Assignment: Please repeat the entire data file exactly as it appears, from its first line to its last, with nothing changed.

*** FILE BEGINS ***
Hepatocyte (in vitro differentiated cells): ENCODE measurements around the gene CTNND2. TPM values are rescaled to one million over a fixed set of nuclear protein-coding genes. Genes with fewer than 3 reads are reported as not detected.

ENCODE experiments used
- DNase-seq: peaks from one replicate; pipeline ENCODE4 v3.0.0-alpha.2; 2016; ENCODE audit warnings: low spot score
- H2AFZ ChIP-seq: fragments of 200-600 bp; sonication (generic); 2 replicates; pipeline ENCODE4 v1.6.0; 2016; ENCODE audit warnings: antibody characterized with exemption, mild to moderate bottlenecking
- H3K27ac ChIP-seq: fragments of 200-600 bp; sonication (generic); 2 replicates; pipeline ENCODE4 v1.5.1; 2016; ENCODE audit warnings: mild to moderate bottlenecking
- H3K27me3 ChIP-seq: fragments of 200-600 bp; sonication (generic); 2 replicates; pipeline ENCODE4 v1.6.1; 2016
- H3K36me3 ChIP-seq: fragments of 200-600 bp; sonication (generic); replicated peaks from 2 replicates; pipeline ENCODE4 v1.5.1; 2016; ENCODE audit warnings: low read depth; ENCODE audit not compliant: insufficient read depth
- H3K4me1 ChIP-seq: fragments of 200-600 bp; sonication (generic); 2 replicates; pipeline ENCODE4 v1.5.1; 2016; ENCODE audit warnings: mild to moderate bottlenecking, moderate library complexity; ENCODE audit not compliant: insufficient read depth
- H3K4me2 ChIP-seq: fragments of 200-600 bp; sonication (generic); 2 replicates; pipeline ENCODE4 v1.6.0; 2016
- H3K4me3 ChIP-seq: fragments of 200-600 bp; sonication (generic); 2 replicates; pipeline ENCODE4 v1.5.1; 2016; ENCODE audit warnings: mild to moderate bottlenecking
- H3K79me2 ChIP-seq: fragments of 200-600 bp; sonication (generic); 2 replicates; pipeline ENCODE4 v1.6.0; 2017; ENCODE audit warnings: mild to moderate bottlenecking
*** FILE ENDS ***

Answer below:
Hepatocyte (in vitro differentiated cells): ENCODE measurements around the gene CTNND2. TPM values are rescaled to one million over a fixed set of nuclear protein-coding genes. Genes with fewer than 3 reads are reported as not detected.

ENCODE experiments used
- DNase-seq: peaks from one replicate; pipeline ENCODE4 v3.0.0-alpha.2; 2016; ENCODE audit warnings: low spot score
- H2AFZ ChIP-seq: fragments of 200-600 bp; sonication (generic); 2 replicates; pipeline ENCODE4 v1.6.0; 2016; ENCODE audit warnings: antibody characterized with exemption, mild to moderate bottlenecking
- H3K27ac ChIP-seq: fragments of 200-600 bp; sonication (generic); 2 replicates; pipeline ENCODE4 v1.5.1; 2016; ENCODE audit warnings: mild to moderate bottlenecking
- H3K27me3 ChIP-seq: fragments of 200-600 bp; sonication (generic); 2 replicates; pipeline ENCODE4 v1.6.1; 2016
- H3K36me3 ChIP-seq: fragments of 200-600 bp; sonication (generic); replicated peaks from 2 replicates; pipeline ENCODE4 v1.5.1; 2016; ENCODE audit warnings: low read depth; ENCODE audit not compliant: insufficient read depth
- H3K4me1 ChIP-seq: fragments of 200-600 bp; sonication (generic); 2 replicates; pipeline ENCODE4 v1.5.1; 2016; ENCODE audit warnings: mild to moderate bottlenecking, moderate library complexity; ENCODE audit not compliant: insufficient read depth
- H3K4me2 ChIP-seq: fragments of 200-600 bp; sonication (generic); 2 replicates; pipeline ENCODE4 v1.6.0; 2016
- H3K4me3 ChIP-seq: fragments of 200-600 bp; sonication (generic); 2 replicates; pipeline ENCODE4 v1.5.1; 2016; ENCODE audit warnings: mild to moderate bottlenecking
- H3K79me2 ChIP-seq: fragments of 200-600 bp; sonication (generic); 2 replicates; pipeline ENCODE4 v1.6.0; 2017; ENCODE audit warnings: mild to moderate bottlenecking